Skull Cave, Uluru / Ayers Rock

In Central Australia lies Uluru / Ayers Rock, a massive sandstone formation surrounded by miles of desert. At 348 m (1,142 feet) high and 9.4 km (5.8 miles) in circumference Uluru is best seen from afar, where it’s easy to imagine that a giant once smashed his enemy’s skull into the stone’s eroded surface.

My mom and I hiked around the base of Uluru in July 2008. It was winter and our first time in the desert. For most of the day, we were the only two people on the trail. It was mind-blowing to stare at the horizon and see nothing but desert and sky in all directions.  I remember the silence.

Vernazza, Italy

At brunch today with our friends Mariana and Michael, we traded stories about travel plans gone awry.  Our tale of sleeping in a tiny rental car at Milan’s Malpensa airport on the final night of our honeymoon was totally eclipsed by their account of lurching through the Andes on an all-night bus ride prior to hiking Machu Picchu.  All this reminiscing led me to look through our honeymoon photos tonight.   

We had received our first digital camera as a wedding present from my mom, so it’s evident in the photos that I was learning how to use the Canon S2IS as we traveled through Italy.  I hadn’t been bitten by the photography bug yet, so I didn’t take as many shots per day as I do now.  Still, I did take some nice pictures such as this one of Vernazza in Cinque Terre.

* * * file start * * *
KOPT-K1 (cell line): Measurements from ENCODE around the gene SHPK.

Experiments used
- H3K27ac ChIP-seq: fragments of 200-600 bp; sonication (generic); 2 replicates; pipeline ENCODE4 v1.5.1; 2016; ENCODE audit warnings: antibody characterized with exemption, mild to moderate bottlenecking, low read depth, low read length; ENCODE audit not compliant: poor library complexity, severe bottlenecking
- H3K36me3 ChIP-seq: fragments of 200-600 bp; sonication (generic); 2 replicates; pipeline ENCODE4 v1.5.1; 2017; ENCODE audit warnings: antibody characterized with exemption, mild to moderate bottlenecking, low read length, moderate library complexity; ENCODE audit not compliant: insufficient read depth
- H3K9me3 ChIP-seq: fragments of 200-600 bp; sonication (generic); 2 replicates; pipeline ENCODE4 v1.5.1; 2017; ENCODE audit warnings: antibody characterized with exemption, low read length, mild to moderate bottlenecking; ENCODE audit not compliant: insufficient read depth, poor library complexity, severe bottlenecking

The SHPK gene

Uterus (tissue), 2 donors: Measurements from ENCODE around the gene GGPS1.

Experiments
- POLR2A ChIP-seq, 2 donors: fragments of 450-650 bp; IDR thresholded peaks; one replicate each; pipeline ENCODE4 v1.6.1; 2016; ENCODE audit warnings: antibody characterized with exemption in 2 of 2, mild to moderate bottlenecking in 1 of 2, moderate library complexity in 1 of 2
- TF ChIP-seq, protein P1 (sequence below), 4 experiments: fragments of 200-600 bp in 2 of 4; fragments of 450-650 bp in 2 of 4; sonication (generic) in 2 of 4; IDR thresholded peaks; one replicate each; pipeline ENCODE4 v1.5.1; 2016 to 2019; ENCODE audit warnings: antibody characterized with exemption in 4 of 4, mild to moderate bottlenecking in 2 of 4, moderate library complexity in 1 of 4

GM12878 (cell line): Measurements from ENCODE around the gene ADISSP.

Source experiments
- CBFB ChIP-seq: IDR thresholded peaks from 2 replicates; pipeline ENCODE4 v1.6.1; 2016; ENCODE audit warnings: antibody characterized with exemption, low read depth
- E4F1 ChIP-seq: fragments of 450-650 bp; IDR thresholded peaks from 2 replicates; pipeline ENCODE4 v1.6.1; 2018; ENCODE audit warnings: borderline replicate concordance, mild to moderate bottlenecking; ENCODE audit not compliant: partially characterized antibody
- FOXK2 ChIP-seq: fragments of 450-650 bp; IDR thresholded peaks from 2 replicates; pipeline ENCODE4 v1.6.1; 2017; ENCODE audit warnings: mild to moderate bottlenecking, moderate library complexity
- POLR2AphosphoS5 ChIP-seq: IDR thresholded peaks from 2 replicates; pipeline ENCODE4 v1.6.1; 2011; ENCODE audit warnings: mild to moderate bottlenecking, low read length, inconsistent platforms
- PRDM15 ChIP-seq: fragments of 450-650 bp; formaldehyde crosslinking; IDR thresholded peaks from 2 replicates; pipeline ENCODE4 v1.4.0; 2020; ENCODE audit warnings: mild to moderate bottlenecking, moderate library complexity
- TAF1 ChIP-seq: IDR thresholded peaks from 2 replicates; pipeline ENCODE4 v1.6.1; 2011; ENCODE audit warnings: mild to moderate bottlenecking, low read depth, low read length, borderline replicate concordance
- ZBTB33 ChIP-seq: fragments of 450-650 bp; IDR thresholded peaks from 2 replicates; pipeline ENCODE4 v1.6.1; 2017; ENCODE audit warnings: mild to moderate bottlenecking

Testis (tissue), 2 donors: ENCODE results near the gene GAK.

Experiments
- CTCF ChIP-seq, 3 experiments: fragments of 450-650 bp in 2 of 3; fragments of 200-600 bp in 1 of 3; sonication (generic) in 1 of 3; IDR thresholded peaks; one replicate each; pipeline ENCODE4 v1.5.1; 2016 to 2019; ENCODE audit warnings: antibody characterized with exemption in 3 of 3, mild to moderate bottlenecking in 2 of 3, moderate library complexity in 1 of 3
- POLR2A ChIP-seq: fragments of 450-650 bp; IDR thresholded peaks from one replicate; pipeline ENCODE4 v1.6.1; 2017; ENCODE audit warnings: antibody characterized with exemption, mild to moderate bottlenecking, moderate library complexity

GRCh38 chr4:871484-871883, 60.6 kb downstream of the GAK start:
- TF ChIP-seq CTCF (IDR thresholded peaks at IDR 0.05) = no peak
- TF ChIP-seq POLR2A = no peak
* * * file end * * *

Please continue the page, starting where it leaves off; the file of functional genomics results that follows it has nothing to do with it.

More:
Chino Hills, San Bernadino Mountains

I took this snapshot of Chino Hills in the foreground and the San Bernadino Mountains in the background as we hiked the Telegraph Canyon Trail in Chino Hills State Park yesterday.  I didn’t think my camera would do justice to the snowy peaks so I took only one photo and kept walking.  It was a hot and sunny afternoon so I didn’t linger in any one spot too long.  On the trail was a large sign warning us of mountain lions, bobcats, and coyotes that kept me on track as well.

Scott packed a lovely lunch for us to eat before we hit the trail:  a baguette, prosciutto, avocadoes, hummus, Greaves raspberry jam, Lindt Gaufrette, strawberries, and mango smoothies.  It was a parade of my favourite foods marching across the picnic table straight into my stomach!  I now realize that we fine-tuned our al fresco dining skills in Palo Alto last year, where we made regular use of our Coleman cooler chilly bin for potluck birthdays, weddings, and weekends.  In Canada, eating outside is a rare treat; in California, it’s an everyday pleasure.